Her own mother, a physician, was reluctant to consent to a sleep study, but finally was persuaded and learned she had sleep apnea, Khosla said. Now she’s off her blood-pressure medication and feels better.
Since his diagnosis, Clark now sleeps with a device called a CPAP — continuous positive air pressure. Air is pumped through a mask to keep his airway open, allowing uninterrupted sleep.
It took Clark about a week to get used to wearing the mask at night. Through trial and error, he was able to adjust the fit and air pressure setting.
He quickly noticed the difference from getting a good night’s sleep.
“Within 24 hours I was up, I woke up. I felt great. I was up and ready to go. I didn’t feel tired,” he said.
No more noon naps. No more getting drowsy while driving.
He’s also adopted healthier eating habits and lost some weight. His cholesterol is down, with help from medication and possibly his CPAP-improved sleep.
“It’s a combination of a number of things that have helped,” he said. “Getting better sleep helps. I’m in a much better mood. My concentration level I think has gone up tremendously.”
He added: “When you’re not getting enough sleep you kind of go into a ‘daze phase.’ I don’t do that anymore.”
Dramatic improvements such as those Clark has experienced are common among sleep apnea patients who comply with their treatment, Mashaqi said.
It takes time, however, to get used to wearing a mask. Some patients are resistant.
Khosla once tried sleeping with the mask to gain insight into what her patients experienced.
“It probably took me four nights before I could go to sleep with a CPAP,” she said. “It’s an air compressor strapped to your face.” But a greater variety of mask styles and sizes now are available, so everyone can have a mask that fits, sleep specialists said.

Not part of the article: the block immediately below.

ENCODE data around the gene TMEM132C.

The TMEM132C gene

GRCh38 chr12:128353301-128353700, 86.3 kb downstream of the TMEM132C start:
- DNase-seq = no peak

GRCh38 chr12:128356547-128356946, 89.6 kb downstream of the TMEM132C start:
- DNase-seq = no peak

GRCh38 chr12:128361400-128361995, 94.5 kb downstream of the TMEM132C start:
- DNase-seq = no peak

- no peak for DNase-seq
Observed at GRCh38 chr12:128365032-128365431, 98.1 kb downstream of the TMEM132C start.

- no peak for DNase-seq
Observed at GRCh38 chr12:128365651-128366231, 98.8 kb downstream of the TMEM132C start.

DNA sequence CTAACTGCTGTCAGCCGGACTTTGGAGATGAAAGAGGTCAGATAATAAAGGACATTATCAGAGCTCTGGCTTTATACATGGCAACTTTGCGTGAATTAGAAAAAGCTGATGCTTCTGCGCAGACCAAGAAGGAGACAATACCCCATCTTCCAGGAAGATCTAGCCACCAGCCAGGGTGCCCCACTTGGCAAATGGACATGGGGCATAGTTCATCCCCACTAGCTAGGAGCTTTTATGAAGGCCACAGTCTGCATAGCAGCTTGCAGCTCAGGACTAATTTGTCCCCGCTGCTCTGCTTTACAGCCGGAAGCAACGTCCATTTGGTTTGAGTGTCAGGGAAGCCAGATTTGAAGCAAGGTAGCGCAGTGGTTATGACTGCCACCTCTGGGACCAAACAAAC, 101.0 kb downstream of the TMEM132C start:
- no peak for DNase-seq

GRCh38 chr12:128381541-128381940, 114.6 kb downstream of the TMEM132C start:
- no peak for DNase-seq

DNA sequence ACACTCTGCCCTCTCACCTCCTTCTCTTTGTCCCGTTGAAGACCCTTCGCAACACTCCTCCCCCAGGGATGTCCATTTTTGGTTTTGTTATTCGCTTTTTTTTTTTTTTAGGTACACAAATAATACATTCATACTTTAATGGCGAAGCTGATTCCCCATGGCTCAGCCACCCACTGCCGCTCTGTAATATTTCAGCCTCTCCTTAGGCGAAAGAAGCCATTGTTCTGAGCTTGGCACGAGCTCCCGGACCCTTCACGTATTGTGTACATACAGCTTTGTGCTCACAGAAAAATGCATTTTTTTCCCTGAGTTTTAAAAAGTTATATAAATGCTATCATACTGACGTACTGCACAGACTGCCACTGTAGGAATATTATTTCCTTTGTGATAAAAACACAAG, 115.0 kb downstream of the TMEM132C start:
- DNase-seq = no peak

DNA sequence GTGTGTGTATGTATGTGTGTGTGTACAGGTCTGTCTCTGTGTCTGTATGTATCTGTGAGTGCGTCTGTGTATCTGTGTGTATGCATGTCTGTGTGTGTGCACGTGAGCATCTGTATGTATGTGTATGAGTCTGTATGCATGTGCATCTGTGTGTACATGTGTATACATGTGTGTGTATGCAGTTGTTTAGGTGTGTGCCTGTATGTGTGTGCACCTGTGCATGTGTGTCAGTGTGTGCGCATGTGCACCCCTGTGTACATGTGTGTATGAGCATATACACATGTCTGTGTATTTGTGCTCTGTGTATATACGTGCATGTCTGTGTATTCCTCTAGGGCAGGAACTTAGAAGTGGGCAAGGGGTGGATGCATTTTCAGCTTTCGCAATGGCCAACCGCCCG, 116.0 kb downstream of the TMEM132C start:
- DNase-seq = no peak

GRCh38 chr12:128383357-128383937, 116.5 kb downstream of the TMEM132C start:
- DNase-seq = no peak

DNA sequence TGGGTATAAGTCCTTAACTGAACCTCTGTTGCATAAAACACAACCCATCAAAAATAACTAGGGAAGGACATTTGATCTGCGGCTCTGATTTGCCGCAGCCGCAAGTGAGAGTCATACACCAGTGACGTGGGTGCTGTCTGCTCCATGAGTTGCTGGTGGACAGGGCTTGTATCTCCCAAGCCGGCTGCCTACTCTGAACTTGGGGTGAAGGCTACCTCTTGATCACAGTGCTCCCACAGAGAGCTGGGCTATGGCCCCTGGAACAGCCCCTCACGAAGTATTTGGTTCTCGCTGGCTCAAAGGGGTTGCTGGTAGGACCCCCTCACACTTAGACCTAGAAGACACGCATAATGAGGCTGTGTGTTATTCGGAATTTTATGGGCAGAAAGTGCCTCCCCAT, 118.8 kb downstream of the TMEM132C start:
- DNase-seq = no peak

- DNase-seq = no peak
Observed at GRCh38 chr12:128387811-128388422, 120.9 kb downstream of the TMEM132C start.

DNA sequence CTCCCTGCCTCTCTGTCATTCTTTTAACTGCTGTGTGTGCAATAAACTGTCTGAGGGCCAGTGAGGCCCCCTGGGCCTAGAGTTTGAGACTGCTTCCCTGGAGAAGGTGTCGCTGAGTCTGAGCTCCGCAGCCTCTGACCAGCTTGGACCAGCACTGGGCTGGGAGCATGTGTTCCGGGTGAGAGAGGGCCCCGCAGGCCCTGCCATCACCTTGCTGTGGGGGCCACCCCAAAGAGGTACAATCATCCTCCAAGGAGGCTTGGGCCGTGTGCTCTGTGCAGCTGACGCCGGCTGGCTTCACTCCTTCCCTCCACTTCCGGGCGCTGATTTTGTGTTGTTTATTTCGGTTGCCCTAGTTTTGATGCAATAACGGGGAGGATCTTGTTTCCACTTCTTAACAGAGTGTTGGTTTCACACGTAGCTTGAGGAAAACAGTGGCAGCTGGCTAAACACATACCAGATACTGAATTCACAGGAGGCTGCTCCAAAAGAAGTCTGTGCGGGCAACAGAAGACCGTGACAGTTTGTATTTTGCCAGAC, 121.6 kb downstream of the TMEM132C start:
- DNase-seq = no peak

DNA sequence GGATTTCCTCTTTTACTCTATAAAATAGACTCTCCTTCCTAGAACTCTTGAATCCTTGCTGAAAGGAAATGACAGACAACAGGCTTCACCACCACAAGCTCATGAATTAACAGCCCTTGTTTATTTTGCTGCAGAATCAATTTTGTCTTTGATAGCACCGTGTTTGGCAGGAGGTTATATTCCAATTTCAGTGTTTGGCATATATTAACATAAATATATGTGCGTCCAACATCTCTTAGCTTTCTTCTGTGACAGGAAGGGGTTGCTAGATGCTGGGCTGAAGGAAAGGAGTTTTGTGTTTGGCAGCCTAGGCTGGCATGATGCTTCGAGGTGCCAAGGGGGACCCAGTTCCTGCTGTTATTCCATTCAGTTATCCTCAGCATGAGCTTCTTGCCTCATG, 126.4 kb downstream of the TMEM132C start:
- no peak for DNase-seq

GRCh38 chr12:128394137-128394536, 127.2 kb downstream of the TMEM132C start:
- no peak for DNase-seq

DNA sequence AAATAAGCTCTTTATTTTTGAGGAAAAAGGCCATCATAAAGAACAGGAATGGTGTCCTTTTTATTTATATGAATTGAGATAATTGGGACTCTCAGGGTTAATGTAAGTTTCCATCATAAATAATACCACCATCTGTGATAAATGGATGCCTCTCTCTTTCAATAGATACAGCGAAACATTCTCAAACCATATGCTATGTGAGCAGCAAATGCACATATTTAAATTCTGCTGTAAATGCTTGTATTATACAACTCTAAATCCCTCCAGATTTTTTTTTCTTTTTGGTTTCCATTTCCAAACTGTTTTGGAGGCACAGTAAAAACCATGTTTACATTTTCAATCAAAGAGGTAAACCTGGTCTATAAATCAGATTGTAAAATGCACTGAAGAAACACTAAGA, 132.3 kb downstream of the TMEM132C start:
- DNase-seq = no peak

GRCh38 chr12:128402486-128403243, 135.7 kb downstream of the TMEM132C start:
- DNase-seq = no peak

Also, proper follow-up with patients to see if they are wearing their masks helps to ensure compliance and good results, said Laurie Stewart-Hanson, a sleep technologist at Sleep Wellness Center.
But more and more people are learning that treatment can make them feel much better and improve their health she said.
“People have been tired for years and they’re finally realizing there’s something you can do about it,” Stewart-Hanson said.
Although sleep apnea is the most prevalent sleep problem, others include insomnia and circadian rhythm sleep disorders, or taking too long to fall asleep.
Many sleep problems are caused by poor habits, sleep specialists said.
Those bad habits include failing to go to bed and wake up at the same times, staying up too late, watching television or playing video games before going to bed at night.
The screens are doubly bad because light produces a hormone that interferes with sleep, and many activities on screens — games, texting, emailing — actively engage the brain at a time when people should be calming down.
Sleep specialists work with patients to adopt good “sleep hygiene,” and sometimes prescribe medications.
Mashaqi himself has a circadian rhythm sleep disorder. He’s a “night owl,” and has to fight a tendency to stay up too late, which delays his sleep phase, resulting in a lack of rest.
As for Clark, he said he wishes he’d gotten diagnosed sooner. “It seemed like a hassle,” he said of going in for a sleep study. “Go in and get checked, because it’s well worth it.”
Lack of sleep a public epidemic
Adults reporting insufficient sleep during a two-week period:
- Minnesota: 25.7 percent
- North Dakota: 22.9 percent
Sleep hygiene tips:
- Go to bed each night and rise in the morning at the same time.
- Moderate physical activity can promote sleep, but avoid vigorous exercise a few hours before bed.
- Avoid large meals before bedtime.
- Avoid caffeine and alcohol close to bedtime.
- Avoid nicotine.
The sleep environment:
- Your bedroom should be quiet and dark, neither too hot nor cold.
- Remove all TVs, computers and other gadgets from the bedroom.
V Your bed should be comfortable and used only for sleeping, not for other activities, such as reading, watching TV or listening to music.
Sources: National Center for Chronic Disease Prevention and Health Promotion and Behavioral Risk Factor Surveillance Survey, 2008-09